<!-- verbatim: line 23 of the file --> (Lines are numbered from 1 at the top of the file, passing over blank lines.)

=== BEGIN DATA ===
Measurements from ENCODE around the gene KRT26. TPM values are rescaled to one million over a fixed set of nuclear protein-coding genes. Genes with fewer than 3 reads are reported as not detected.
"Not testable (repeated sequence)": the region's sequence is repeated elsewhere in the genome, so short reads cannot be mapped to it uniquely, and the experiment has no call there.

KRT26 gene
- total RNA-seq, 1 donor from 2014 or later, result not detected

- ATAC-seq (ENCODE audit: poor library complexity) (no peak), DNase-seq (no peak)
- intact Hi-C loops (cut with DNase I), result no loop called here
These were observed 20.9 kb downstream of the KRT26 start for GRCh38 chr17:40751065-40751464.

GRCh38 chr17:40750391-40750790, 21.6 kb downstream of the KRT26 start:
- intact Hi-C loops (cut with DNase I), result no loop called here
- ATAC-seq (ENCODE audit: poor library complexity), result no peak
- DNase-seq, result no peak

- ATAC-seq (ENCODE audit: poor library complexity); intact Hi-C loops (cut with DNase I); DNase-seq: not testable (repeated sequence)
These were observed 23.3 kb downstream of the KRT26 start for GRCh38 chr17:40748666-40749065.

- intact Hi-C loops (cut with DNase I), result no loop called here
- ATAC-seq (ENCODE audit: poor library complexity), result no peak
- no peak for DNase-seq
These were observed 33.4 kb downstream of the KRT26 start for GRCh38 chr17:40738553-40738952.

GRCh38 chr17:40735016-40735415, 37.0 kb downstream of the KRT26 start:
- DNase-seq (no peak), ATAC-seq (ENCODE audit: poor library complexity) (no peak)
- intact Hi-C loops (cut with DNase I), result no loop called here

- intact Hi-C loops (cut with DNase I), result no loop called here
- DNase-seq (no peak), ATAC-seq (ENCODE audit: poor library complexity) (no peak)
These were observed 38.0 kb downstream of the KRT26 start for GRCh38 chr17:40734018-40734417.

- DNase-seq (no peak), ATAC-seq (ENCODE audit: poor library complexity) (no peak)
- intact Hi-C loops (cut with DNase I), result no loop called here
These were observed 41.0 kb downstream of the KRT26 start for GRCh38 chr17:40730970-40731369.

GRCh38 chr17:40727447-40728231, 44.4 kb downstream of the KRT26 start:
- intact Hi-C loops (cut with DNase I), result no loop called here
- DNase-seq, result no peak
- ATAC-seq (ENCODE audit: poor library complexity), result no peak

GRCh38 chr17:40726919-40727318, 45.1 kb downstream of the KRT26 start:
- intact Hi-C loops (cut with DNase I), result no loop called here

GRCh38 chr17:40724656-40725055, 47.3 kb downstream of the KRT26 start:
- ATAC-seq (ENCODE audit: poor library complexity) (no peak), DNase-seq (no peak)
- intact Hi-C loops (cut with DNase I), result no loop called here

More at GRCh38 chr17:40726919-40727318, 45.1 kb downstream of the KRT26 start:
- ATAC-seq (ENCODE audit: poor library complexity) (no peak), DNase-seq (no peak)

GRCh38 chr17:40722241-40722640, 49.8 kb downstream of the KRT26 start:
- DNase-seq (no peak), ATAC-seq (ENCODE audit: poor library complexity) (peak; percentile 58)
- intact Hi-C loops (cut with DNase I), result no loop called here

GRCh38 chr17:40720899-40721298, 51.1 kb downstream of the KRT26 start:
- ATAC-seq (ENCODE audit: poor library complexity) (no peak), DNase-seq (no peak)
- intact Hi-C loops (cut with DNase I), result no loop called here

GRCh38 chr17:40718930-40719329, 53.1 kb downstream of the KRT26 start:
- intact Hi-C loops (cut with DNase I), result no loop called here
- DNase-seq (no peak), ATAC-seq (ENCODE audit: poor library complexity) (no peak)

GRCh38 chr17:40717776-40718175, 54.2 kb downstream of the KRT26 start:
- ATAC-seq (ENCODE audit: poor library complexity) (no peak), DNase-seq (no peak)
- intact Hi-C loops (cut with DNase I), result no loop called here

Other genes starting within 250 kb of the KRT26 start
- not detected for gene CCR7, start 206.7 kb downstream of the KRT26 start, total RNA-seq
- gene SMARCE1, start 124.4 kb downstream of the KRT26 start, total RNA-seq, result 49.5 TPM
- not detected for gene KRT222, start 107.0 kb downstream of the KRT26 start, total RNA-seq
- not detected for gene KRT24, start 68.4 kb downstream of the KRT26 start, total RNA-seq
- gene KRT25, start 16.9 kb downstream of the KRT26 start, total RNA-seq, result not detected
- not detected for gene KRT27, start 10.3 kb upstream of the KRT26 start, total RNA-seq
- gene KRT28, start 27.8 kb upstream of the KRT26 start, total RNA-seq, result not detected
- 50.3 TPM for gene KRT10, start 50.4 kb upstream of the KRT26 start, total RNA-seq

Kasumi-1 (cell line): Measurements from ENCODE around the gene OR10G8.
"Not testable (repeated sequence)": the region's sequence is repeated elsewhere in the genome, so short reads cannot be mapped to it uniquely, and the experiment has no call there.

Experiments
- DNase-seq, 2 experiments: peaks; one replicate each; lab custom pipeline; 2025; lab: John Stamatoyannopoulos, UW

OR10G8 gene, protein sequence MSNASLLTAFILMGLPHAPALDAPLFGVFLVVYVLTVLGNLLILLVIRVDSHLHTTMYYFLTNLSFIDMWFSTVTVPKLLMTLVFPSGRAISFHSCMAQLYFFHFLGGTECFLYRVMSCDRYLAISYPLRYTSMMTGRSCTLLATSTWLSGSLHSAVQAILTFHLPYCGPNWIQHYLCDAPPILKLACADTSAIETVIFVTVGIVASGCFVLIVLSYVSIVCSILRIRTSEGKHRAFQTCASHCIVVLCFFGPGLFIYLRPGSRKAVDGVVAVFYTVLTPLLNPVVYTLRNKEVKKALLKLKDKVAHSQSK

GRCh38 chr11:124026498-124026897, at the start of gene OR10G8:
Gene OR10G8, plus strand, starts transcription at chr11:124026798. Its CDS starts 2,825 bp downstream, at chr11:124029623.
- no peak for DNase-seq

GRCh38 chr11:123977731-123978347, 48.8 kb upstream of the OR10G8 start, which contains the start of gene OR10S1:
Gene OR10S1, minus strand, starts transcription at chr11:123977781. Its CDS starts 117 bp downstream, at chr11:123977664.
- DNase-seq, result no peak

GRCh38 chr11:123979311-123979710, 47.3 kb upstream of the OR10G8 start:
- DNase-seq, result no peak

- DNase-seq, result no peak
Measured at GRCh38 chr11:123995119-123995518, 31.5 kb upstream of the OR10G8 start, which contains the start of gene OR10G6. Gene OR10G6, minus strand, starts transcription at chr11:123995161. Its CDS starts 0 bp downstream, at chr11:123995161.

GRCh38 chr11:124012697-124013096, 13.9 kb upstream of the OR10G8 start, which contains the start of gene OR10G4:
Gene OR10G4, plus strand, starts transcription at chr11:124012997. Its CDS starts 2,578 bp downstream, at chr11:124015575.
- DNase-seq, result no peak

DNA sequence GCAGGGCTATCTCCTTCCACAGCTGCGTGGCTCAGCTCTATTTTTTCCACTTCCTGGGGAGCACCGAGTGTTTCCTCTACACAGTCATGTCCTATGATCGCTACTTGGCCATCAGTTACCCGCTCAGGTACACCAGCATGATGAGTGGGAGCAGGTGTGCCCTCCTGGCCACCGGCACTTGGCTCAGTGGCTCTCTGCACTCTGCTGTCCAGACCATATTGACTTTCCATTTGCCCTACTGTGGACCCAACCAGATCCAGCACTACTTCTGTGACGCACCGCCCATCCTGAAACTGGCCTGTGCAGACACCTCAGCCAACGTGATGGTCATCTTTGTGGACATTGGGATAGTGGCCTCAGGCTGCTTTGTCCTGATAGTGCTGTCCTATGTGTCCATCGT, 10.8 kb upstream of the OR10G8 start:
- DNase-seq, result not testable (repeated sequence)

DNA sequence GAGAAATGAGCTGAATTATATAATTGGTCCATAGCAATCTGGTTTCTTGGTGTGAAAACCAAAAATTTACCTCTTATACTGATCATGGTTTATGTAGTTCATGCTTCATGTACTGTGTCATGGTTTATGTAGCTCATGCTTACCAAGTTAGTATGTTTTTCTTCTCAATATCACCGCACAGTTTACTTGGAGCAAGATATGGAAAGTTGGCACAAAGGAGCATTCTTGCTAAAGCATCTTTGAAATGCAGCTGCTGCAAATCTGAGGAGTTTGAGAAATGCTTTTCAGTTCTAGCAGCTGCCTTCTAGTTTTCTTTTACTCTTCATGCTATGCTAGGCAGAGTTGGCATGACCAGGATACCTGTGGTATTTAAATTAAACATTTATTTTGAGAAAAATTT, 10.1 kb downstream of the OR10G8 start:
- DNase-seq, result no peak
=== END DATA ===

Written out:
These were observed 38.0 kb downstream of the KRT26 start for GRCh38 chr17:40734018-40734417.